Craft workshop on polished stone projectile points with students of the University of Montreal during Archaeology Week.

To see more, visit our website or follow us on Facebook.

Cheers!

Experimental Archaeology towards Experiencing Archaeology

My name is Martin Lominy. I’m a trained archaeologist, a career educator, a self-taught craftsman and the founder of Aboriginal Technologies Autochtones, a Quebec based business with an educational mission aimed at providing the general public with a more practical vision of the past and a better understanding of aboriginal cultures of North America through the reproduction and experimentation of ancient technologies. In the past couple of years, my Day of Archaeology posts have focused mainly on artefact reproduction because this is what I do most of the time. So this year I would like to talk a bit more about my work in education as I am spending the day preparing educational material for upcoming activities that take place in August during Archaeology Month in my home province of Quebec.

Flintknapping demonstration in a reconstructed native village. (Photo: Les Primitifs)

Flintknapping demonstration in a reconstructed native village. (Photo: Les Primitifs)

Third grade student learning to fletch an arrow.

Third grade student learning to fletch an arrow.

Learning about ancient technologies through experimentation is central to my work but sharing this knowledge is the ultimate goal of my career. In fact, most of my artefact reproductions are purchased by museums and interpretation centres to complement their activities and exhibitions. I have worked as a museum educator for over a decade from delivering to developing public programmes and always enjoyed giving the general public a better understanding of what life would have been like in the past. I have dealt with all sorts of groups ranging from children to elders and from amateurs to scientists as well as survivalists looking towards ancient technologies to expand their wilderness skills. It’s always been a challenge to adapt the complexities of archaeology to a variety of audiences but one that has kept me passionate about public education.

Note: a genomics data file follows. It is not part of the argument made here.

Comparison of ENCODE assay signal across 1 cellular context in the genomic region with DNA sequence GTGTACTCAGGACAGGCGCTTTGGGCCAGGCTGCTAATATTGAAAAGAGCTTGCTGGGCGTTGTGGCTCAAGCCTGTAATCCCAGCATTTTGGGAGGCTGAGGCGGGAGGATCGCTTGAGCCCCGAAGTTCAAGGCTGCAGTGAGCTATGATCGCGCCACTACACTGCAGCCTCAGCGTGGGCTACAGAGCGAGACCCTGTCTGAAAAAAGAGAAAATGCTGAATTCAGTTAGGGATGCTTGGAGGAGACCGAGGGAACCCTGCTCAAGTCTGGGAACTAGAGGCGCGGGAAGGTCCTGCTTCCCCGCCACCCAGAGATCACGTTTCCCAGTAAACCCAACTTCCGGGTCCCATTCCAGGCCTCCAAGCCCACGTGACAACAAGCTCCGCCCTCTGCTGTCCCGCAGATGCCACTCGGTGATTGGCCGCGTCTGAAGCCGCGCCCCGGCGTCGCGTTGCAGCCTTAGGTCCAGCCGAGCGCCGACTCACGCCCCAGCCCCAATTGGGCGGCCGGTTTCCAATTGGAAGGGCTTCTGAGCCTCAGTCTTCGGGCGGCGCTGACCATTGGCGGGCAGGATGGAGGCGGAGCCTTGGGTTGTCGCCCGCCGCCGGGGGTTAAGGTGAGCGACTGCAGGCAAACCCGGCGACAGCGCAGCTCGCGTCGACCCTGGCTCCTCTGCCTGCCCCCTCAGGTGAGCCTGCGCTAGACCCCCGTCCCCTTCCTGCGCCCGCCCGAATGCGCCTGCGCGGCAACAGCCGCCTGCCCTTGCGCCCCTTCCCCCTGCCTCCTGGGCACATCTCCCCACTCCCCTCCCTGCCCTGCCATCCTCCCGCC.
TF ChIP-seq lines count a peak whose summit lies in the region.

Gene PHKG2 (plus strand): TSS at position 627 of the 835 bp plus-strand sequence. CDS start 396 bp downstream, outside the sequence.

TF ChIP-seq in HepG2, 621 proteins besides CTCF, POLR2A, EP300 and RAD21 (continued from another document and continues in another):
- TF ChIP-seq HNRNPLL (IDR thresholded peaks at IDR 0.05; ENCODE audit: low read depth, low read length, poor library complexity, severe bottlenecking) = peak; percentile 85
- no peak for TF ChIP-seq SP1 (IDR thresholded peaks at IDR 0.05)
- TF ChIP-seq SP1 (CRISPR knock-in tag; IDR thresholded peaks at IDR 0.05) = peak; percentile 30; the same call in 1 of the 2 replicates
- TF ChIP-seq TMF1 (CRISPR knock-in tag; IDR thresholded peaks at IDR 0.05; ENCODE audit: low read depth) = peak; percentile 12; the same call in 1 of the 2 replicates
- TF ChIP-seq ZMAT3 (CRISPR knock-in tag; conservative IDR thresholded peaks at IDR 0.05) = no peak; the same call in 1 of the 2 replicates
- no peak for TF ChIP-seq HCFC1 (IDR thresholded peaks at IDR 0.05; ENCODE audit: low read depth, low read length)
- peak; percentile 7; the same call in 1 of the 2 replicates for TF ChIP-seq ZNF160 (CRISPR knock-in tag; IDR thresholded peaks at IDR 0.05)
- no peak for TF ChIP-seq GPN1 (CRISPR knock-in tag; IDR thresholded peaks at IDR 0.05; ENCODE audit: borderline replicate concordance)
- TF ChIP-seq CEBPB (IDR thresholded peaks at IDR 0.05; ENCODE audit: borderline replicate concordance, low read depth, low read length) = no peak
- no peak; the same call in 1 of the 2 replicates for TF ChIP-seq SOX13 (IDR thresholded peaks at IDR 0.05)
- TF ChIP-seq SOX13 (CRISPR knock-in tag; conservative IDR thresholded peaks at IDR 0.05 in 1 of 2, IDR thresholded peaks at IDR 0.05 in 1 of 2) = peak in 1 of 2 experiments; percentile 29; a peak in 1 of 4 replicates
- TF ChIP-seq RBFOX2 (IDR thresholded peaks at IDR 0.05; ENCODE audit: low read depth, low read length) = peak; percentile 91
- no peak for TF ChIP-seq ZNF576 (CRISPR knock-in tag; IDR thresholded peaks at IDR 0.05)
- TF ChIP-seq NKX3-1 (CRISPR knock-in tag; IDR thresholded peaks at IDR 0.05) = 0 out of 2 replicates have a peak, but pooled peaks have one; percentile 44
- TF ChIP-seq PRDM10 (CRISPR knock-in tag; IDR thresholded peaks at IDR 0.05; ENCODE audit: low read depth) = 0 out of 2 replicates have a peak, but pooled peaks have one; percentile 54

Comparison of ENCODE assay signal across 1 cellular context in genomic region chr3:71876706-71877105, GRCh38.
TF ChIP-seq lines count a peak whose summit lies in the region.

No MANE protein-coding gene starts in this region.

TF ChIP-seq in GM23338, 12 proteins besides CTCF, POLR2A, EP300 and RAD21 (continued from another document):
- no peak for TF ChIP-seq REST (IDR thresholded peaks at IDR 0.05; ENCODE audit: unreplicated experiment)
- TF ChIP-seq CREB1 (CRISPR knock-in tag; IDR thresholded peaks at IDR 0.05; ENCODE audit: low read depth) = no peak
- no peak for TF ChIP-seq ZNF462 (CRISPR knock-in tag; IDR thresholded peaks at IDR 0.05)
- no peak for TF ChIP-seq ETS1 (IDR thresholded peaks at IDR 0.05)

Families learning to make prehistoric fish hooks. (Photo: Maison Nivard De Saint-Dizier)

Families learning to make prehistoric fish hooks. (Photo: Maison Nivard De Saint-Dizier)

Survivalist group learning about ancient fishing technologies. (Photo: Les Primitifs)

Survivalist group learning about ancient fishing technologies. (Photo: Les Primitifs)

As a craftsman, my educational approach is about communicating through objects that can be touched, used or created so my activities range from interactive conferences for adult audiences to craft workshops for school groups and demonstrations for public events where people can experience the subject directly. For this purpose, my work in artefact reproduction is not about imitating artefacts with synthetic materials but rather going through the entire process or creating them from raw materials to finished tools and testing them so that I can explain how they were made and what this meant for people using them in the past. This level of experimentation is mostly a way for me to learn beyond theory but it also allows me to share my knowledge and skills with specialized groups such as college and university students interested in experimental archaeology.

Anthropology students from the University of Montreal learning about the uses of plant fibres. (Photo: RÉAUM)

Anthropology students from the University of Montreal learning about the uses of plant fibres. (Photo: RÉAUM)

As a part time anthropology teacher, I have also used my classroom experience to develop specific activities that can be integrated into anthropology classes to give students a better understanding of anthropological concepts, archaeological techniques and past lifeways. The school curriculum in Quebec includes several chapters on aboriginal culture and history which were integrated only a decade ago, so most of the groups that I meet are primary and secondary level classes looking to complement their programme with activities giving them access to specialized knowledge and material while discovering archaeology as a profession. Primary school children are my favourite age group whose limitless curiosity and enthusiasm inspire me the most to educate the public about the importance of learning from the past through archaeology.

Primary school students learning about prehistoric lifeways through a modelling project.

Primary school students learning about prehistoric lifeways through a modelling project.

So these are the things on my mind and on my table today. To learn more about Aboriginal Technologie’s educational programmes, please visit my website.

Cheers!

Another year and still no dinsoaurs, gold, etc…

Archaeological Services Inc. (ASI) is a Canadian-owned company that was founded in 1980 in response to increasing public awareness of the importance of Ontario’s heritage. With offices in Toronto and Burlington, we are the largest archaeological consulting firm in Ontario. Archaeological Services Inc. provides a variety of services including both archaeological and built heritage resource/cultural landscape pre-development assessments, large-scale heritage planning studies for municipalities, as well as Stage 4 salvage excavation of archaeological sites.